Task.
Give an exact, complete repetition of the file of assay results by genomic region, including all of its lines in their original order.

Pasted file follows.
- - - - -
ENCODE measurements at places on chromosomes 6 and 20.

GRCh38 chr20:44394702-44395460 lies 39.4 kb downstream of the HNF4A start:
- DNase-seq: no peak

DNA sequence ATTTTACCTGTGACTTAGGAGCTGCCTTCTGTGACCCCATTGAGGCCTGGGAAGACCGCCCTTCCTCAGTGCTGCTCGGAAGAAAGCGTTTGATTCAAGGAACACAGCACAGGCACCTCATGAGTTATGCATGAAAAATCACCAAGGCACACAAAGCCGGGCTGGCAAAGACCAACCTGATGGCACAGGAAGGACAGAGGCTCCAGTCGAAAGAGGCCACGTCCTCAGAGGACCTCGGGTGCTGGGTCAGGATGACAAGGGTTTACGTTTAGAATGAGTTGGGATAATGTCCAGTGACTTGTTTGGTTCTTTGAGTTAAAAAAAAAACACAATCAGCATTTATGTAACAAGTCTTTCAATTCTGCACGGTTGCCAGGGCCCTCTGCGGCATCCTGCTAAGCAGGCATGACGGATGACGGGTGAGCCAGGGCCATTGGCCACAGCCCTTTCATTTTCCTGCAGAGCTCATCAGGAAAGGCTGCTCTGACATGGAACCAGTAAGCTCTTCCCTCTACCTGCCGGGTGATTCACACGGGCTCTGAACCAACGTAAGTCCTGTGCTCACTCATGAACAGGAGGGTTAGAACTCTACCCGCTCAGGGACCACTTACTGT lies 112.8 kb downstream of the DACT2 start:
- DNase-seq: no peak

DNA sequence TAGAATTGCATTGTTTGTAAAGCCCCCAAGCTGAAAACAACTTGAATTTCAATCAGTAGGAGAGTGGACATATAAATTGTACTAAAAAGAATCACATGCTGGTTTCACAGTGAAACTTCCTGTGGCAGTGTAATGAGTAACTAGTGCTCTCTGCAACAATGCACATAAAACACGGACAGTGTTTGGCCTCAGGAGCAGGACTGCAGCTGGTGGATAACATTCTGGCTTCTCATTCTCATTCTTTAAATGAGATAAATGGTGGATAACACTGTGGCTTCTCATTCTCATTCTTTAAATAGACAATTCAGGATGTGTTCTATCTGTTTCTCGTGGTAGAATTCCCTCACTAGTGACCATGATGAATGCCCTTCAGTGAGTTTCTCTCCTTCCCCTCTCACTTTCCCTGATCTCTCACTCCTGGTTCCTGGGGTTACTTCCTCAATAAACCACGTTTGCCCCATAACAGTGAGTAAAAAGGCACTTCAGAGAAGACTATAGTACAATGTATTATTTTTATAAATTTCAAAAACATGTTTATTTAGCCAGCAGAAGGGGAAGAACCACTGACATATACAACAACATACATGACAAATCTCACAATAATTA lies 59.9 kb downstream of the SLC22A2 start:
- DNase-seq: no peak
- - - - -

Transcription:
ENCODE measurements at places on chromosomes 6 and 20.

GRCh38 chr20:44394702-44395460 lies 39.4 kb downstream of the HNF4A start:
- DNase-seq: no peak

DNA sequence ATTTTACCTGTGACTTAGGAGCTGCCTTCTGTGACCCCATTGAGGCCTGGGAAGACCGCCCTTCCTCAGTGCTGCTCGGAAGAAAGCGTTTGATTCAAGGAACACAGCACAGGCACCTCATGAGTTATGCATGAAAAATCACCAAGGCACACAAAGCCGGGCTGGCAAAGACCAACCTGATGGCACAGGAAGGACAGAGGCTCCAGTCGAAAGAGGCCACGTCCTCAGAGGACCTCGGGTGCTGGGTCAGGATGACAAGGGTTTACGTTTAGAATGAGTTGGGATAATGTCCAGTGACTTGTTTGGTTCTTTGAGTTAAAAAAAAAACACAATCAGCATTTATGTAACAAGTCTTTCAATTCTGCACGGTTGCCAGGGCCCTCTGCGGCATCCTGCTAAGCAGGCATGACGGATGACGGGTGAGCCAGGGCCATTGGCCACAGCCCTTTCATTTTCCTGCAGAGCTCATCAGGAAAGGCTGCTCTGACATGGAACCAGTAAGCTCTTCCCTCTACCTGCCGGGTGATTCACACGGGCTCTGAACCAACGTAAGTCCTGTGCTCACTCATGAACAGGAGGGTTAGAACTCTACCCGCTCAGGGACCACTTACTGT lies 112.8 kb downstream of the DACT2 start:
- DNase-seq: no peak

DNA sequence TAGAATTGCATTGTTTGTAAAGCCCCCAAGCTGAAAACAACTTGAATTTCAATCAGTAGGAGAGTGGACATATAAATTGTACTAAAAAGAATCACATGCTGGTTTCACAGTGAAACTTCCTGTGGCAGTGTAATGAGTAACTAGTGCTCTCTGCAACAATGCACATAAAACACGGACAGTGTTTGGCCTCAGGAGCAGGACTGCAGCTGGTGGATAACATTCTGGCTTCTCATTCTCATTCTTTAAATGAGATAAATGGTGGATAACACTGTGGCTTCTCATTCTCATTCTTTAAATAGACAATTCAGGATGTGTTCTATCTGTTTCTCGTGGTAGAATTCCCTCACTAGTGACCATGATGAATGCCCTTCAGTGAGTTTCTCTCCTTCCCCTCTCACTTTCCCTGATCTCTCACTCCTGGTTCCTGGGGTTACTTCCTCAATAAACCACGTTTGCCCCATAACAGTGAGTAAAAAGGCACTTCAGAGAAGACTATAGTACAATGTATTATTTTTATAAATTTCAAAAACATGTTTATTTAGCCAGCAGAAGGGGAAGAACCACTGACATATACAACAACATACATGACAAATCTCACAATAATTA lies 59.9 kb downstream of the SLC22A2 start:
- DNase-seq: no peak